Officials said the lack of transparency and the arbitrary levying of charges could attract the attention of India’s Competition Commission.
Representatives of the container shipping industry in turn briefed officials on measures already taken to deal with the shortage, including repositioning containers as well as ordering new containers and container ships.
The issues were discussed at a meeting called by the Ministry of Trade and Industry. Attended by Minister of Trade and Industry Piyush Goyal, Secretary of Maritime Transport Sanjeev Ranjan and Minister of Railways Ashwini Vaishnaw, in addition to heads of port trusts, shipping companies, container operators and industry lobbying organizations.
The Covid-19 pandemic had resulted in temporary closures of seaports across the world, leading to an overabundance of containers in some pockets and massive shortages in others. Global container tariffs have increased more than sevenfold since last year. Since May, they have increased by more than 60%.
According to an industry representative present at the meeting, shipping companies are offering a premium reservation to exporters instead of on a first come, first served basis, which creates problems for traders.
“The unavailability of containers is delaying exports and some countries like China are encouraging imports of empty containers by offering a premium,” said another industry representative who attended the meeting, adding that suggestions had been made. made on the regulation of empty containers similar to the port of Kolkata. Confidence did.
The port has imposed restrictions on the export of empty containers, allowing only 100 units for each vessel.
According to people familiar with the proceedings, the ministers called on shipping companies to be more transparent in adopting exchange rates for payment in rupees and to accept payment in free foreign currencies.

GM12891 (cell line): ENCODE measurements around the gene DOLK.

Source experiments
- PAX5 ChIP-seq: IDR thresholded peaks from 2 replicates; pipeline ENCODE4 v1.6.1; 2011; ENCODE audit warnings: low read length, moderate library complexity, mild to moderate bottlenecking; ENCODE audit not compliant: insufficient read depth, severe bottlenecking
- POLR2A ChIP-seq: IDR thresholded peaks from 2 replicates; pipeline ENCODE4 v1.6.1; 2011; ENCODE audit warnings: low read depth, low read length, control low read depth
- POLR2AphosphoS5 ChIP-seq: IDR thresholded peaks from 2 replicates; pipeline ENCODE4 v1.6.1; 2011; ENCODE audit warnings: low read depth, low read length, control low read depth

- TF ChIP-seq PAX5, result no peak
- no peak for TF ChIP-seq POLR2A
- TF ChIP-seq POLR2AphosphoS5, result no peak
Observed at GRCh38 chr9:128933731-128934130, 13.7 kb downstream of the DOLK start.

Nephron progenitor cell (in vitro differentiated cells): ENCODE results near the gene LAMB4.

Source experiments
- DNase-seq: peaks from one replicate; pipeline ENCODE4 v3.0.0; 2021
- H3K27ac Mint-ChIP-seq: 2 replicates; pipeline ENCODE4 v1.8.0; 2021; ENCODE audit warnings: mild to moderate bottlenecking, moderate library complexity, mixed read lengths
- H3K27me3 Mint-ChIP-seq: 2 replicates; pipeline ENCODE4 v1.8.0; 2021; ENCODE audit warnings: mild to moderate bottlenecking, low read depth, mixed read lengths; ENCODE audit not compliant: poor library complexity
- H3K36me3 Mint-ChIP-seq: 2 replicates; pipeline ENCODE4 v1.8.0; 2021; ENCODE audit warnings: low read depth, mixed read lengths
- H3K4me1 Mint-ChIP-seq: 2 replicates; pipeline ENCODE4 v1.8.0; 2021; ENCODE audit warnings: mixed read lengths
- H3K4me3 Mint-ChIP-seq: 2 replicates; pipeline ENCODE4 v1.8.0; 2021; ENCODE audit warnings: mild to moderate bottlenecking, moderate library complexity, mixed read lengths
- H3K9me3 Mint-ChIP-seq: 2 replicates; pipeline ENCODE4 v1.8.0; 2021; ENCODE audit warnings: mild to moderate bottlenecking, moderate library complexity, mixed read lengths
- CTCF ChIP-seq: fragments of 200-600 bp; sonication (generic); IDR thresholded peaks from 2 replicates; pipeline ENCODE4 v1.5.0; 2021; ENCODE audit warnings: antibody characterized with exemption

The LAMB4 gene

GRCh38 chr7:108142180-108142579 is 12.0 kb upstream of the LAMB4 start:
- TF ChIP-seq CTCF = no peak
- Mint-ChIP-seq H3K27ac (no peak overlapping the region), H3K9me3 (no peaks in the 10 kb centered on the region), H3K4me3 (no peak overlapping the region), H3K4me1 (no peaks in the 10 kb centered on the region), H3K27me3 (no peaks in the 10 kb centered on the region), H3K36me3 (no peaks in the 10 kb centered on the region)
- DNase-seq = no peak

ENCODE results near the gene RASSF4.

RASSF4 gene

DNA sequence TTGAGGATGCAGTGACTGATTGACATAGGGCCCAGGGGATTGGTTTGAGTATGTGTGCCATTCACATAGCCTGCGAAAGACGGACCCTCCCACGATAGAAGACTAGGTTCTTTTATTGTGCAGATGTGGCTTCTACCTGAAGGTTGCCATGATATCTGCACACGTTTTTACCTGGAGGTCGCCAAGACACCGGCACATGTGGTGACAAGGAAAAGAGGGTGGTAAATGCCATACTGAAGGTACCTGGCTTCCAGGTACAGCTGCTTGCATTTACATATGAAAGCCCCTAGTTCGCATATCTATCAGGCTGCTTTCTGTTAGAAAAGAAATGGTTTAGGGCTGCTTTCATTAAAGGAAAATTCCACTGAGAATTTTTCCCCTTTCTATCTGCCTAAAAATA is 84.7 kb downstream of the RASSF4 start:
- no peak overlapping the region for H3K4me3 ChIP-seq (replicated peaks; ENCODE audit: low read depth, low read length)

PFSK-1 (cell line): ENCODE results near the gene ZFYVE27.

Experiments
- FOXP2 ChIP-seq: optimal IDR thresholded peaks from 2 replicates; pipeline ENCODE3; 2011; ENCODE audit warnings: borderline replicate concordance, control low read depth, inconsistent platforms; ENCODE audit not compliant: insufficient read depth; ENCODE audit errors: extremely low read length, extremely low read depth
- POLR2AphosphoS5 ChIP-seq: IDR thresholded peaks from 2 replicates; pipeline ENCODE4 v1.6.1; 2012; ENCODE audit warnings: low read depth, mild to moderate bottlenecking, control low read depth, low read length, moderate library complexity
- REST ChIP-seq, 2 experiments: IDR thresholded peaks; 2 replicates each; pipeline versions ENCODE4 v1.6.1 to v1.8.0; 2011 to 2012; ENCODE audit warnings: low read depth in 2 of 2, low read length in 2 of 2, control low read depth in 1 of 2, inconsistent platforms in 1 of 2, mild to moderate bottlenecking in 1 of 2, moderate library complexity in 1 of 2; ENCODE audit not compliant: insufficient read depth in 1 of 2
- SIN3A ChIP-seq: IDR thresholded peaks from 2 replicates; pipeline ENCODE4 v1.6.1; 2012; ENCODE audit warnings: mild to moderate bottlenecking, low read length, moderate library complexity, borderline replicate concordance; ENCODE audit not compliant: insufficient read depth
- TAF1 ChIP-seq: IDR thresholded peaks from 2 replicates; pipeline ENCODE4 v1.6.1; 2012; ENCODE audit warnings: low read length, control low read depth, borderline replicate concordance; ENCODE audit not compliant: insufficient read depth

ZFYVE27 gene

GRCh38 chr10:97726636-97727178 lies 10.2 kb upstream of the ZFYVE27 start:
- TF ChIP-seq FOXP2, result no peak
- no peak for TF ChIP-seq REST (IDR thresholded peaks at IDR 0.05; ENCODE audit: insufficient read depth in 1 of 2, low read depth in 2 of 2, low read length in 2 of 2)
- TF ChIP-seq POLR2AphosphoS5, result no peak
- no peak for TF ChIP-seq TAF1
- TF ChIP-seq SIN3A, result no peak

Exporters have also reported issues such as discounts offered by state-run ports on freight rates not passed to them by container shipping companies. Some global companies are skipping calls in India. Containers are also being shipped out of India, compounding the shortage.
“Container ship operators have been told they need to understand the long term benefits of doing business in India and that higher freight rates are hurting trade and trade relations. and the fullest support should be given to small and medium-scale exporters. Transshipment calls should be reduced and direct calls should be made, ”said an industry official who attended the meeting.
Operators such as the Danish major Maersk, the French company CMA-CGM and the South Korean HMM operate container ships to and from India.
Export promotion boards have suggested that containers held up with the depository or other agencies be released within a specified time frame and that shipping companies bring more empty containers into the country.
A long-term solution to improve container manufacturing in the country has also been offered, as China manufactures nearly 85% of the world’s shipping containers.
“The government understands that this is a global problem and that it is necessary to work together to find a solution,” said Sunil Vaswani, executive director of the Container Shipping Lines Association, a lobbying body.
Vaswani also said container shipping companies have already repositioned 1.7 million empty containers this year. In addition, 1.35 million containers have been ordered, in addition to more than 500 container ships which are expected to start deployment from the first quarter of 2022.
True, the number of shipyards around the world has declined over the past six years – from over 500 to 285 – which has slowed delivery rates.
The prices of container ships have also increased.
“The cost of a 16,000 TEU vessel, for example, has dropped from $ 65 million at the start of 2020 to $ 145 million today. Likewise, leasing a 6,500 TEU vessel for example has gone from $ 11,000 in 2020 to almost $ 80,000 today, ”says Vaswani.